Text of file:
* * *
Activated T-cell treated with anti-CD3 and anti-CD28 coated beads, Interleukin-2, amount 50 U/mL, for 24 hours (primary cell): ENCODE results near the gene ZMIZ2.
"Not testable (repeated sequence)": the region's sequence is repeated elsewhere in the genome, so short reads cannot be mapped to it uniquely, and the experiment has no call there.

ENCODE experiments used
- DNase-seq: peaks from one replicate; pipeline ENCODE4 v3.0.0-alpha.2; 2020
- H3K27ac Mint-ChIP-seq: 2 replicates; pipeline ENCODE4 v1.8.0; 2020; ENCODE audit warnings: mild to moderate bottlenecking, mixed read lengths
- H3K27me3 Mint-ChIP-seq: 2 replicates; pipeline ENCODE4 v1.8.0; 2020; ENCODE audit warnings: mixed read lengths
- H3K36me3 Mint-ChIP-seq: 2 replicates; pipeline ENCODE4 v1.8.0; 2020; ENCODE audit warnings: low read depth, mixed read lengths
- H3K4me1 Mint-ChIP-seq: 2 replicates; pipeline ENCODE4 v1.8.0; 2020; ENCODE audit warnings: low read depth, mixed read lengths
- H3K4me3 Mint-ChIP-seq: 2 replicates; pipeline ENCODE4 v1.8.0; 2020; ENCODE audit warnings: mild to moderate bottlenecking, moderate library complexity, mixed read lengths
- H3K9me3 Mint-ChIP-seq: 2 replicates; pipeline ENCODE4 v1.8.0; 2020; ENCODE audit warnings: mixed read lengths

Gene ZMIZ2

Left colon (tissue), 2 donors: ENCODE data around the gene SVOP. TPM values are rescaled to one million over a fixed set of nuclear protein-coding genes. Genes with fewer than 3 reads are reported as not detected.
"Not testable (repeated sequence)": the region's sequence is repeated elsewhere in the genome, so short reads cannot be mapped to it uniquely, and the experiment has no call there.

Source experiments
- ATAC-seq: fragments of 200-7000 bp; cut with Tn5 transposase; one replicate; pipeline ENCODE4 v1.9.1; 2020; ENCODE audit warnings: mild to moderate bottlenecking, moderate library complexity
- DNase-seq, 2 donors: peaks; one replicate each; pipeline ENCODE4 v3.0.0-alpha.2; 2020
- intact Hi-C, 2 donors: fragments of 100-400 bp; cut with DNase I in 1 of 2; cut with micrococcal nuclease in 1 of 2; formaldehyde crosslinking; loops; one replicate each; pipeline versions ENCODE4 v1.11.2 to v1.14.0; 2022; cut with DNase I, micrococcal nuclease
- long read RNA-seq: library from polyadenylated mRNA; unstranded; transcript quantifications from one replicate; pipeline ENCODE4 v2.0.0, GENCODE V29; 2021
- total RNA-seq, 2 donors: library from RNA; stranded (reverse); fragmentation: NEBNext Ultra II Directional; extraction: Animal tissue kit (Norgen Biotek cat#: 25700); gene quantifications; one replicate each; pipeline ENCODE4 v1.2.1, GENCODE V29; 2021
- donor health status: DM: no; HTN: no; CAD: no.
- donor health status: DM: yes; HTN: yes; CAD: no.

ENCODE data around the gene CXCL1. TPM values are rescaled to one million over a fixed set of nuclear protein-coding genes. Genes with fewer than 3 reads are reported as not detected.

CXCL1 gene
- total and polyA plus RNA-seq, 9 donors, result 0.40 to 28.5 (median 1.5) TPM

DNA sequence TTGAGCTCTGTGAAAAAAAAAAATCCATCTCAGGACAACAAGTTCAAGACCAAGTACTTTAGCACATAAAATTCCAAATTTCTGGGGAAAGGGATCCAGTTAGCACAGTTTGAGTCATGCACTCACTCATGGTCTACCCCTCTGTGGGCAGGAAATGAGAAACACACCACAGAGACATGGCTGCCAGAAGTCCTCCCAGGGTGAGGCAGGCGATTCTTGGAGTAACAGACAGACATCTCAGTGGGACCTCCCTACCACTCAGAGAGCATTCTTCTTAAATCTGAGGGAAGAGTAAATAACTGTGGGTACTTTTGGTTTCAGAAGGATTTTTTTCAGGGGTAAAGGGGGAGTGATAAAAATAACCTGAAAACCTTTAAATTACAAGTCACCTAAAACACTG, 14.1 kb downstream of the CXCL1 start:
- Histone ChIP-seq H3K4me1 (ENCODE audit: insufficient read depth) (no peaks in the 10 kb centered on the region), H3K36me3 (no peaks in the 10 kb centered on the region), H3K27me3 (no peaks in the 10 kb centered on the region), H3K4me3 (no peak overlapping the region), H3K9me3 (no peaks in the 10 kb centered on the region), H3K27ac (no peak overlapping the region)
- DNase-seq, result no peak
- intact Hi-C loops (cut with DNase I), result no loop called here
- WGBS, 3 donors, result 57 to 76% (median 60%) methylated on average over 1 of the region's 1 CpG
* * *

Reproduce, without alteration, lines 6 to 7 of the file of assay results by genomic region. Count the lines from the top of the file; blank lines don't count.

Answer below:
- H3K27me3 Mint-ChIP-seq: 2 replicates; pipeline ENCODE4 v1.8.0; 2020; ENCODE audit warnings: mixed read lengths
- H3K36me3 Mint-ChIP-seq: 2 replicates; pipeline ENCODE4 v1.8.0; 2020; ENCODE audit warnings: low read depth, mixed read lengths